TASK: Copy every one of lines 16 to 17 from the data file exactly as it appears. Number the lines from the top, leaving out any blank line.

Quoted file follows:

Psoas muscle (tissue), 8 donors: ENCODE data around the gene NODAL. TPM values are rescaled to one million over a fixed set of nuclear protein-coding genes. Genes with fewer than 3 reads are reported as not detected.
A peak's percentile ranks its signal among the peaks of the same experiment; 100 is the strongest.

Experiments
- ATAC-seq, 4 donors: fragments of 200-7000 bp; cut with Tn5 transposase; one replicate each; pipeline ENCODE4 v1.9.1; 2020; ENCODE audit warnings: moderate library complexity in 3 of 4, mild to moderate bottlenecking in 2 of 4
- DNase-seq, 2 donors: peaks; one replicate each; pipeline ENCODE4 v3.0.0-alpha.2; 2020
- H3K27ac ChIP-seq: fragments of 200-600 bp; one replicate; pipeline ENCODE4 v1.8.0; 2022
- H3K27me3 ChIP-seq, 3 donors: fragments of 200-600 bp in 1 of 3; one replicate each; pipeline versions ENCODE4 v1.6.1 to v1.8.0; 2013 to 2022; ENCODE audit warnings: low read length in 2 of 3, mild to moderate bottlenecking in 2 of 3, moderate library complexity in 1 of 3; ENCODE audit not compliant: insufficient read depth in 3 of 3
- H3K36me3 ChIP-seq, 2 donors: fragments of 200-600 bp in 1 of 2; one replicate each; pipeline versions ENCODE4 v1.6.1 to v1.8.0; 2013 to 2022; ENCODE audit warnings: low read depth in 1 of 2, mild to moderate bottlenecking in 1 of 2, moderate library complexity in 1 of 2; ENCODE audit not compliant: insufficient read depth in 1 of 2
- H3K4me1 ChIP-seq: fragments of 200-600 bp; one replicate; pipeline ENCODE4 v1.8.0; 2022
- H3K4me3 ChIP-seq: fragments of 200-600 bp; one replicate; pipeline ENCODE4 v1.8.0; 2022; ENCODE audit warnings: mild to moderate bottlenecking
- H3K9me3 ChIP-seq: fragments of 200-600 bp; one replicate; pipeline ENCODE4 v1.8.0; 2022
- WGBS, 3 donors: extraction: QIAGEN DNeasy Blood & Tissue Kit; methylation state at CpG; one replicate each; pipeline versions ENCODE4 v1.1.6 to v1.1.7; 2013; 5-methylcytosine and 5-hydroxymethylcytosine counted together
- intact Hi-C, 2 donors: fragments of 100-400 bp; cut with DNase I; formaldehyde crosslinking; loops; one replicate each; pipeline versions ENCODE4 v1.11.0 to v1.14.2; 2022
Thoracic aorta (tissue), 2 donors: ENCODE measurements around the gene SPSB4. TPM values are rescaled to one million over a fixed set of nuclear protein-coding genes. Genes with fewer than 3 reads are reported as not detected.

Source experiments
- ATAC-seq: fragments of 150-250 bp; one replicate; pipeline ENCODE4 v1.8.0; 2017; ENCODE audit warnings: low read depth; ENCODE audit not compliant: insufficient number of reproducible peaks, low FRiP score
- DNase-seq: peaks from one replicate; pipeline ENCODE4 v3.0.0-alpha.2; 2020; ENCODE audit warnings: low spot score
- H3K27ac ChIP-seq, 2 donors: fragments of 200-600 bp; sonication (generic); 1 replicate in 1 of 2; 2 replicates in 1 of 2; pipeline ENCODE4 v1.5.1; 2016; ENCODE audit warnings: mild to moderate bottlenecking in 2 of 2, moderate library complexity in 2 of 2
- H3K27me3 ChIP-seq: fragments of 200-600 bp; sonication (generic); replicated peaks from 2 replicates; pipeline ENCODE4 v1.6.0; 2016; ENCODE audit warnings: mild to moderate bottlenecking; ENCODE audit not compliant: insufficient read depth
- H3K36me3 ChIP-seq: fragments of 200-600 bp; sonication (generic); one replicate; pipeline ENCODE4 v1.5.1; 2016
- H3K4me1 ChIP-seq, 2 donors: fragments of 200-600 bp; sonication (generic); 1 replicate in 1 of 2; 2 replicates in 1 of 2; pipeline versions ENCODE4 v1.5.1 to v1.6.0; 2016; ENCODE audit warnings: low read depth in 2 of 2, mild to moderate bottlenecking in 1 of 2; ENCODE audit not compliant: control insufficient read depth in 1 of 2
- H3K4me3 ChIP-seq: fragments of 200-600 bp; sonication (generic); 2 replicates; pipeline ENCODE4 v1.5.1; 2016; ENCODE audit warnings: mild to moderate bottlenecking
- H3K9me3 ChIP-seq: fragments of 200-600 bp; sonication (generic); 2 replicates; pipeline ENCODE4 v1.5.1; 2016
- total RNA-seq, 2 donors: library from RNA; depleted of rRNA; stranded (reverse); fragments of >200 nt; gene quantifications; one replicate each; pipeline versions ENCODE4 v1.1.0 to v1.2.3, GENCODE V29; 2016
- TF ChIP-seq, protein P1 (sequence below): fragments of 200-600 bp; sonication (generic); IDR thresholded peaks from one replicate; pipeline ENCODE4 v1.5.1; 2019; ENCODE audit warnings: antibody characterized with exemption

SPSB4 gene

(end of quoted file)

- ATAC-seq: fragments of 150-250 bp; one replicate; pipeline ENCODE4 v1.8.0; 2017; ENCODE audit warnings: low read depth; ENCODE audit not compliant: insufficient number of reproducible peaks, low FRiP score
- DNase-seq: peaks from one replicate; pipeline ENCODE4 v3.0.0-alpha.2; 2020; ENCODE audit warnings: low spot score